If you took charge of a sizable biopharma company in 2017, there was one thing you had to do. Michel Vounatsos and Dave Ricks did it at Biogen and Eli Lilly, respectively. Emma Walmsley did it in a big way at GlaxoSmithKline. Ludwig Hantson followed the trend at Alexion. And Kåre Schultz is in the middle of topping them all at Teva.
All these recently hired CEOs arrived in front of their new charges carrying a pipeline with multiple programs crossed out, pink slips or both. That put upward of 40 drug development programs up for grabs and left thousands of people polishing up their résumés.
In theory, the actions will create more focused R&D operations and pipelines that deliver more bang per buck. But that is an unrealized vision for many leaders who, despite their efforts to prune and invest wisely, remain perpetually in a cycle of expansion followed by bloodletting.
To take one example, stories about Biogen cutting in some areas to invest more in others—the broad outline of Vounatsos’ strategy—date back more than a decade. Change some of the names, swap in 2017’s headwinds and trends and, voila, the decade-old story is up to date.
Will this year’s crop of cuts reset the paths of Alexion, Biogen, GSK, Lilly and Teva? Or simply restart a cycle that will be completed around the time of FierceBiotech’s “Looking ahead to 2023” series of articles?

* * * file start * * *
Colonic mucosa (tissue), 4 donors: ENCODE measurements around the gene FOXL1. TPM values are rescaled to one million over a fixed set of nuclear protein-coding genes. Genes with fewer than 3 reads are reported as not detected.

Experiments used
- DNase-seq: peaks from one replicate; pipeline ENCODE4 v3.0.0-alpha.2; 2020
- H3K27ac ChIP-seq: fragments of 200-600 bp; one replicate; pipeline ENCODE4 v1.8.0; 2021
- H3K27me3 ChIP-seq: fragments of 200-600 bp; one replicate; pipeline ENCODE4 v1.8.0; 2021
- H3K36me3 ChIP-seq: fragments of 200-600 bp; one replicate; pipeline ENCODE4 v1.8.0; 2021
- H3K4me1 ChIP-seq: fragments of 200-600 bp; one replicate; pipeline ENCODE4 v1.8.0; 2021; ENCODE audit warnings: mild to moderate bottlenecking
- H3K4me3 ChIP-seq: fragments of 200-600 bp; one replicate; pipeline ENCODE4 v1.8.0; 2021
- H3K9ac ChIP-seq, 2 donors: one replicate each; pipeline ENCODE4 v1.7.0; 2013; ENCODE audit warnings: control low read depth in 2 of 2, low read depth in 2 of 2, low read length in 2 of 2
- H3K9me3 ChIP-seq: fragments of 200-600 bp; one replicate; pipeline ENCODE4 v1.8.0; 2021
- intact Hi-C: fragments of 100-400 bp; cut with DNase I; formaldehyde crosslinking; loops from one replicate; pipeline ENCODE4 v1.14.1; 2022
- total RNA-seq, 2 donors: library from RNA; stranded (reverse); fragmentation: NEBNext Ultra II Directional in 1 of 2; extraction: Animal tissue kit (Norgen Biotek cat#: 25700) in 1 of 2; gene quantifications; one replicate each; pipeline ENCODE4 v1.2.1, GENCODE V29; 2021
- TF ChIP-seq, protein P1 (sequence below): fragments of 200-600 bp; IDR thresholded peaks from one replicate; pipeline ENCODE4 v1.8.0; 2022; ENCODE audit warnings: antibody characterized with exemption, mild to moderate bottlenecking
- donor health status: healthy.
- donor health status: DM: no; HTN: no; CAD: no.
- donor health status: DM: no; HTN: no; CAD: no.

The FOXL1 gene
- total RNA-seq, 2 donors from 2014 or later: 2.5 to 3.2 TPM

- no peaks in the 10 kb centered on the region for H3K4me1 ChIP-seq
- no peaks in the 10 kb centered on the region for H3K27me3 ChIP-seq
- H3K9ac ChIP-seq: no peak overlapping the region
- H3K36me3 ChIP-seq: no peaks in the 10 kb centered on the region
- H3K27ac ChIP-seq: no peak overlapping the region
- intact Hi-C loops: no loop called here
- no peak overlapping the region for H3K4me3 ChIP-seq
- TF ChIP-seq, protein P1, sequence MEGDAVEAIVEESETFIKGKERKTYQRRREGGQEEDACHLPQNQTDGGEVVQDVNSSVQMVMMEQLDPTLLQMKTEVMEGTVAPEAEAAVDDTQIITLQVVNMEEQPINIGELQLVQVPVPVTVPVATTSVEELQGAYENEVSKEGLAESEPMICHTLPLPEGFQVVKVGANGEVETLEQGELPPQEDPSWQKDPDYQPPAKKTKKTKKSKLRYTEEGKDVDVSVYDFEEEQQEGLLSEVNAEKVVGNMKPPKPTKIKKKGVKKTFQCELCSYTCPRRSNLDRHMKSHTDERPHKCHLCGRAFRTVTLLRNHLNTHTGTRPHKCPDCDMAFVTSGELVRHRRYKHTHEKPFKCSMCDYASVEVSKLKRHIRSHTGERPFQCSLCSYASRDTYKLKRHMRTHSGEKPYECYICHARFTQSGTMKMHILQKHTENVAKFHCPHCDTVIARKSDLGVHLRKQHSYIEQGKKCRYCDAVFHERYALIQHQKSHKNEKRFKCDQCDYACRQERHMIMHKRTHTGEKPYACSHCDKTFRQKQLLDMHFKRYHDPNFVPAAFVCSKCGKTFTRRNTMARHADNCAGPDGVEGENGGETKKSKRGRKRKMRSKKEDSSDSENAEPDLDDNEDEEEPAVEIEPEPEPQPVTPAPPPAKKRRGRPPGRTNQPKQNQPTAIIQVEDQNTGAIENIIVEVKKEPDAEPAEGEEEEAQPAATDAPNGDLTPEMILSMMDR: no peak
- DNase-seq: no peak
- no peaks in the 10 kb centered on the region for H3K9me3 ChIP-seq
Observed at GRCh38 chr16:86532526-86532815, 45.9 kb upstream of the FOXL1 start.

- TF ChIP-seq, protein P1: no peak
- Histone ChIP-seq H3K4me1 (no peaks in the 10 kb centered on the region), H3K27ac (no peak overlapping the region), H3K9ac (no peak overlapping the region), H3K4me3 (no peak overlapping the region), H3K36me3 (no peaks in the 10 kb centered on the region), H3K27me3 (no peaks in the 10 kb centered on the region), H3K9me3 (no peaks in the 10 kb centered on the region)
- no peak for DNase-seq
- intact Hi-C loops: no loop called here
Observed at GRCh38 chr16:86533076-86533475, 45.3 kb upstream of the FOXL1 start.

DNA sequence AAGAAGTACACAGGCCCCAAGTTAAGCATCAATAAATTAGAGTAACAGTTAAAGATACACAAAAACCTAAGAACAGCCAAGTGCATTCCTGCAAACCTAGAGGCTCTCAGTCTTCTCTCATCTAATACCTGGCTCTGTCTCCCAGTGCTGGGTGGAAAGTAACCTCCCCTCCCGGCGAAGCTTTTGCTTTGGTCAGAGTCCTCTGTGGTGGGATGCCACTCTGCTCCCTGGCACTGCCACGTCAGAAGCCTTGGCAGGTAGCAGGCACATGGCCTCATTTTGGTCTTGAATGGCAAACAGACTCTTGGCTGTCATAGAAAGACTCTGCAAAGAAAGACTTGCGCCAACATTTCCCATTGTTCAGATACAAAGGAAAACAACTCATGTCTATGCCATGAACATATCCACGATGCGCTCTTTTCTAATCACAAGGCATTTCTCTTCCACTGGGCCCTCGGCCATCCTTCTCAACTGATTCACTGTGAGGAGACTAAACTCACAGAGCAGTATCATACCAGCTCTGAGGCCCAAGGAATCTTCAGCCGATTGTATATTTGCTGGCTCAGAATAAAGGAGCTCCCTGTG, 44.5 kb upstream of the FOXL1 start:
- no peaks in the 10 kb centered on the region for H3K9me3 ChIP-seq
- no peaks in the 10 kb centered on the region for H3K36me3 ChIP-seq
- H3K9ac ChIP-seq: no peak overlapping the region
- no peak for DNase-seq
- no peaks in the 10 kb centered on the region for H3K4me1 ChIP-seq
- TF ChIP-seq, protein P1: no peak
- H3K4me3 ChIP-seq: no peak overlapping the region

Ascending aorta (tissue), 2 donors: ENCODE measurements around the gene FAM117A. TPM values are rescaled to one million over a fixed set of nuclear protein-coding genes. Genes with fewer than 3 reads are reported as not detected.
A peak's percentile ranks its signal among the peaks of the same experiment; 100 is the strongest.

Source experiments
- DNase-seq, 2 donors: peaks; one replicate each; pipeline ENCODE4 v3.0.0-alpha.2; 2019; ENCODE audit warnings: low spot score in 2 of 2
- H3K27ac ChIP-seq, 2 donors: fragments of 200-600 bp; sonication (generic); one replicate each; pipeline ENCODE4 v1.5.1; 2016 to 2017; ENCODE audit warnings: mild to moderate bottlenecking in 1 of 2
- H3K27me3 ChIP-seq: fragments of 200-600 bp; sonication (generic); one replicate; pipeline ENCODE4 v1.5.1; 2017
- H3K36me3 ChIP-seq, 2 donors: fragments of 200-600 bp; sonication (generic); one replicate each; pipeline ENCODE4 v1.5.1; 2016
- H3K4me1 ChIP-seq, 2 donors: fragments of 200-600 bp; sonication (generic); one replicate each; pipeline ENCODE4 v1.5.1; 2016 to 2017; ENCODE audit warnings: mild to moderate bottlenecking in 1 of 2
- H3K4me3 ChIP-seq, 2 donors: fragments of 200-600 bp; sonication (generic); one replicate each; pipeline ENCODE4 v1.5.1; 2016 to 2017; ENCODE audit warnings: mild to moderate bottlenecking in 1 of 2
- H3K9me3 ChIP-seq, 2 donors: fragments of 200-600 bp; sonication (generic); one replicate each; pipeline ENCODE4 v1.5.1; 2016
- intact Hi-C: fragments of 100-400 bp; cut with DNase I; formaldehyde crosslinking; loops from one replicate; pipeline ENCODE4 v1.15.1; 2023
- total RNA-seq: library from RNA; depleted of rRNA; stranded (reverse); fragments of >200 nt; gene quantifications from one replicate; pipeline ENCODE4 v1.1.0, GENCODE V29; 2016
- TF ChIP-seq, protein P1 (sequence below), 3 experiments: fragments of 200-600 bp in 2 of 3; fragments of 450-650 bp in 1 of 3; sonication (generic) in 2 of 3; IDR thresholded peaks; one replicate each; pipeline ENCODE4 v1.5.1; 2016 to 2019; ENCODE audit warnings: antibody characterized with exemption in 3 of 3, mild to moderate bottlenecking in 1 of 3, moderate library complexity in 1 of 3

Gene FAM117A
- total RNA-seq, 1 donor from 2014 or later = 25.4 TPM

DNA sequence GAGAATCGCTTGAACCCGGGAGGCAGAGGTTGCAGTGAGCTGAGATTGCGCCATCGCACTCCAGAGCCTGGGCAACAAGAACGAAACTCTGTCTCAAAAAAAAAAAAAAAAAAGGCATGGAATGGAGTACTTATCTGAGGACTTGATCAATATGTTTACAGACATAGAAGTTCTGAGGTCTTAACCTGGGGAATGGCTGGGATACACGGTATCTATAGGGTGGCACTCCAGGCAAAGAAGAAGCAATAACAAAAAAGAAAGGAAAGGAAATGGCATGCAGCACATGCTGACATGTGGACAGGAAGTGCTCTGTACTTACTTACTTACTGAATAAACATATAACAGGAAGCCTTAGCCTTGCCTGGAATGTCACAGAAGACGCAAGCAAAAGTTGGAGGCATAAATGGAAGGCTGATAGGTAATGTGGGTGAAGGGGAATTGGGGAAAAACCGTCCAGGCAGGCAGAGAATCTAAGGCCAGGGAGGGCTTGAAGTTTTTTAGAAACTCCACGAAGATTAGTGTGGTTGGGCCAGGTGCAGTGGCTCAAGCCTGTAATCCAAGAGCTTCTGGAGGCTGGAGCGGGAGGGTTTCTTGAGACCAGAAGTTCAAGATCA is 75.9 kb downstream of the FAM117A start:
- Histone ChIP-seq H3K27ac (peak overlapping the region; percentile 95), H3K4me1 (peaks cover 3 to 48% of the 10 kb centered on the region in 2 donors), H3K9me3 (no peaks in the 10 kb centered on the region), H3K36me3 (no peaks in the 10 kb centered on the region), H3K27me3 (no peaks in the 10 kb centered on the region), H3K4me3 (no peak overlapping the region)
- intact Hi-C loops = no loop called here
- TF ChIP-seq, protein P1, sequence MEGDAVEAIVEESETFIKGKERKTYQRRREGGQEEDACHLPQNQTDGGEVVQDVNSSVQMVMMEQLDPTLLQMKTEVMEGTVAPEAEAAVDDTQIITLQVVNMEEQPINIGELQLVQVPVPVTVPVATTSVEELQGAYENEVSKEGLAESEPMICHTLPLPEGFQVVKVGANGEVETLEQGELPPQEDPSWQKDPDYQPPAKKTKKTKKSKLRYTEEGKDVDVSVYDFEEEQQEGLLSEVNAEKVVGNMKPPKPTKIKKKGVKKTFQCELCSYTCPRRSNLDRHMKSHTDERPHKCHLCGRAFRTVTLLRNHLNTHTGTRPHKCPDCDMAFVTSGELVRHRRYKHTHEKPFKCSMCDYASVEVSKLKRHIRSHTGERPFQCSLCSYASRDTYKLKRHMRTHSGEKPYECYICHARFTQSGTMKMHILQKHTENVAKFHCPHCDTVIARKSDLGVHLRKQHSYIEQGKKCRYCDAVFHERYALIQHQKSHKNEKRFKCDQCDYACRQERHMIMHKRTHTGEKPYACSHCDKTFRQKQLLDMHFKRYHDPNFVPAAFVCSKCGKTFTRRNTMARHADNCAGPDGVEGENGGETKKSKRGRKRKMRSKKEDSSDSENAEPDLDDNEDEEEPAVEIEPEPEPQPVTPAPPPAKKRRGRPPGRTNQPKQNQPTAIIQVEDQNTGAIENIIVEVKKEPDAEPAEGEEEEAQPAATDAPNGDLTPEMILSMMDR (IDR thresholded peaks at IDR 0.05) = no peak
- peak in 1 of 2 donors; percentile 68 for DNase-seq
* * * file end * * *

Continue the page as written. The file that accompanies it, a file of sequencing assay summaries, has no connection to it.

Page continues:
History suggests at least some of the CEOs will fail to lead their companies into brighter futures. It also suggests that some biotechs will profit from their readiness with the ax.
Odds are, the newly minted CEOs of 2017 have chucked out some wheat with the chaff. And, now more than ever, there are plenty of biotechs that want to sift through the discard pile in search of assets undervalued by their former owners.
Vivek Ramaswamy’s Roivant Sciences, fresh from receiving a $1.1 billion investment from SoftBank, is at the front of the queue. Farther back, companies set up with the express purpose of picking up and advancing the overflows from Big Pharma pipelines—such as Mereo BioPharma—are jostling for position with the new wave of artificial intelligence-enabled drug repurposing shops and all the more traditional biotechs.
Each is looking to replicate the success of firms such as Clovis Oncology, which acquired a PARP inhibitor from Pfizer for nothing but equity upfront and used it to build a business worth north of $3 billion.
Having been left on the cutting room floor, some of the assets discarded by the 2017 class of CEOs, plus those shed in dribs and drabs by their more established peers, will likely go cheaply, too. And at some point one or more of the CEOs may look back on the one they let get away.